Did you know?

‘Tis the Seasonal

By Paul Viau | Sep 14, 2016
Photo by: Paul Viau MAGGIE VALLEY FALL DECORATION IN FULL SWING — The teams of town merchants and volunteers are pulling out all the stops (and all the pumpkins) this week, to welcome fall tourists in style. Pictured is Maggie Valley photographer, Beth Brown, handling the corn shocks to be used for decorations.

Ah, the signs of fall are turning up all around us. I know this for a fact, because I have been asked to help with the annual fall decorating efforts in Maggie Valley, where in addition to the many other beautiful fall decorations adorning the town of Maggie Valley — fall’s little helpers will ‘dress-up’ all 300 telephone poles along Soco Road.

Each and every one of those poles is wrapped with corn stalks, partnered with a hay bale and garnished with a fresh pumpkin. That’s a lot of hay hauling, corn stalking and pole dancing — but when finished, Maggie Valley will be dressed for fall and ready to greet the annual throngs of ‘leaf-peepers.’

Ya-gotta-love fall color — It’s one of the things that attracted Carol and me to Western North Carolina in the first place. But by far, my favorite sign of fall is not the changing of the leaves, but the changing of the beverage coolers at stores everywhere — from lighter, thirst-quenching summer session beers to the fall stalwarts of pumpkin ales and Oktoberfest beers.

“To Helles with the summer beers,” I say. “Fall and winter beers are good for what ale’s you.” The dark, caramel, roasted and smoked malts make for a richer, more robust-tasting beer — at least for my personal tastes.

Over the years, my wife has become especially fond of pumpkin ales. Not a big surprise, because our house is filled to the brim every fall with candles smelling like ‘pumpkin spice and everything nice.’

Carol’s favorite pumpkin ale is Catawba’s King Don Pumpkin Ale — which was a big hit at Waynesville’s recent Craft Beer Faire. There are many other good pumpkin ales to choose from this season, including Anderson Valley’s ‘Fall Hornin’ and Holy ‘Gose,’ Flying Dog’s “The Fear” Imperial Pumpkin Ale, New Belgium’s ‘Pumpkick,’ Smuttynose Brewing’s Pumpkin Ale and Terrapin’s ‘Cranberry Pumpkinfest.’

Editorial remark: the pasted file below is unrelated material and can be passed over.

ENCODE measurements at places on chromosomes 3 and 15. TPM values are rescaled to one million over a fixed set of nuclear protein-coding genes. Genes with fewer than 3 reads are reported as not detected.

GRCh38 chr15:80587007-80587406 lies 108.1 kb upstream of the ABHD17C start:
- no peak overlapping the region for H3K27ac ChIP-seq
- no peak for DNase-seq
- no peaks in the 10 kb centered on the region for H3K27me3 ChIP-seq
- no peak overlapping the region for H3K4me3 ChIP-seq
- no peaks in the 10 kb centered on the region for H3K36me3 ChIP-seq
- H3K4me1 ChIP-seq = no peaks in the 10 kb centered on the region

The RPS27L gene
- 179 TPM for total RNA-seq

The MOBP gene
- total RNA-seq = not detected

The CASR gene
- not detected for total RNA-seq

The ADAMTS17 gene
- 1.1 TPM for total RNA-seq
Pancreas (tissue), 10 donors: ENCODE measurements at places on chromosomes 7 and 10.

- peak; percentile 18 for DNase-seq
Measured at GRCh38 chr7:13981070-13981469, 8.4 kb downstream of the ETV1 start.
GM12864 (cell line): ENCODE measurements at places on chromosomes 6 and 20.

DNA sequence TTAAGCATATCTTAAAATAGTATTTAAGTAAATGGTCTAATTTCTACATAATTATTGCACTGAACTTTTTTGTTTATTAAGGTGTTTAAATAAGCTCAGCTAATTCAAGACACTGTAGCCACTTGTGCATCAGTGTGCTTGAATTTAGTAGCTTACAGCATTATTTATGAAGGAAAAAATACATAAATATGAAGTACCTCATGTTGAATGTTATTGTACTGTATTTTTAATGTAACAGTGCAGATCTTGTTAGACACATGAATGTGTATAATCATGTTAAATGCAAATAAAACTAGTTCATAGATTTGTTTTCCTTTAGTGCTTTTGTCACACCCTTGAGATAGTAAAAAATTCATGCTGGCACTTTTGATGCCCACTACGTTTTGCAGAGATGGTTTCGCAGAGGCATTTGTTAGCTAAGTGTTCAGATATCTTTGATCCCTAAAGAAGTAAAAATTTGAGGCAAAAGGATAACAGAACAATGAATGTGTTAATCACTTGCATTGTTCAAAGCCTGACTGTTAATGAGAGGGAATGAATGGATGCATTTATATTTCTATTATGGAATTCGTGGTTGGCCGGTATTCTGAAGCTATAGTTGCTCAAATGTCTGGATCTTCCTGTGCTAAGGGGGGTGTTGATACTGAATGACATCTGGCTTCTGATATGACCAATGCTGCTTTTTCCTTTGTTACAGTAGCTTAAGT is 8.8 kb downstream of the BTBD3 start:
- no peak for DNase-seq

Be aware that some brewers don’t buy into pumpkin ales. For example, Frog Level Brewing Company’s brewer and chief, Clark Williams, recently posted on Facebook that, “Friends don’t let friends drink pumpkin beers,’ and “We don’t harvest pumpkins.”

Waynesville is apple country, so Frog Level’s fall seasonal is Annual Autumn Harvest Ale — made with honey-wheat, bushels of apples from Waynesville’s own Barber’s Orchard and, of course, plenty of cinnamon. This great harvest ale is currently ‘resting’ and should be drinkable shortly after you read this column.

If you like craft beer, you might know about Left Hand Brewing Company out of Longmont, Colorado. Left Hand’s Marzen/Oktoberfest is one of the best of the season, with malty goodness and a spicy, dry finish courtesy of noble pedigree hops. Another great fall offering from Left Hand Brewing, with a name my wife can relate to — ‘Wicked Juju.’

In the words of the brewery, Wicked Juju is ‘Consecrated in observance of the light and dark in all creatures,’ with dark roast malt, and fresh juiced ginger.

Wicked Juju pours dark black, and tastes of ginger heat giving way to a chocolatey malt sweetness. Yumm.

Did you know? The term ‘joujou’ is French for a plaything. In common usage, ‘Juju’ is a spiritual belief system where physical objects such as jewelry are used for either religious practice or witchcraft. Jujube’s are a chewy, fruity candy that got me through many a scary movie when I was young.

Back to beer — Finally, Left Hand Brewing just released, ‘Wake up Dead Nitro — a Russian Imperial Stout, ‘with a trifecta of cocoa, dried fruit and licorice notes.’ It’s very complex beer you can practically chew on. And with an ABV just over 10 percent, it packs a kick as substantial as the beer’s 90 score from Beer Advocate.

Whatever your tastes for beer, be sure to support our many local craft breweries and ‘fall’ for a seasonal beer that’s easy on your Juju.

And when you are in Maggie Valley, be sure to thank the merchants for giving the town an early swath of fall color.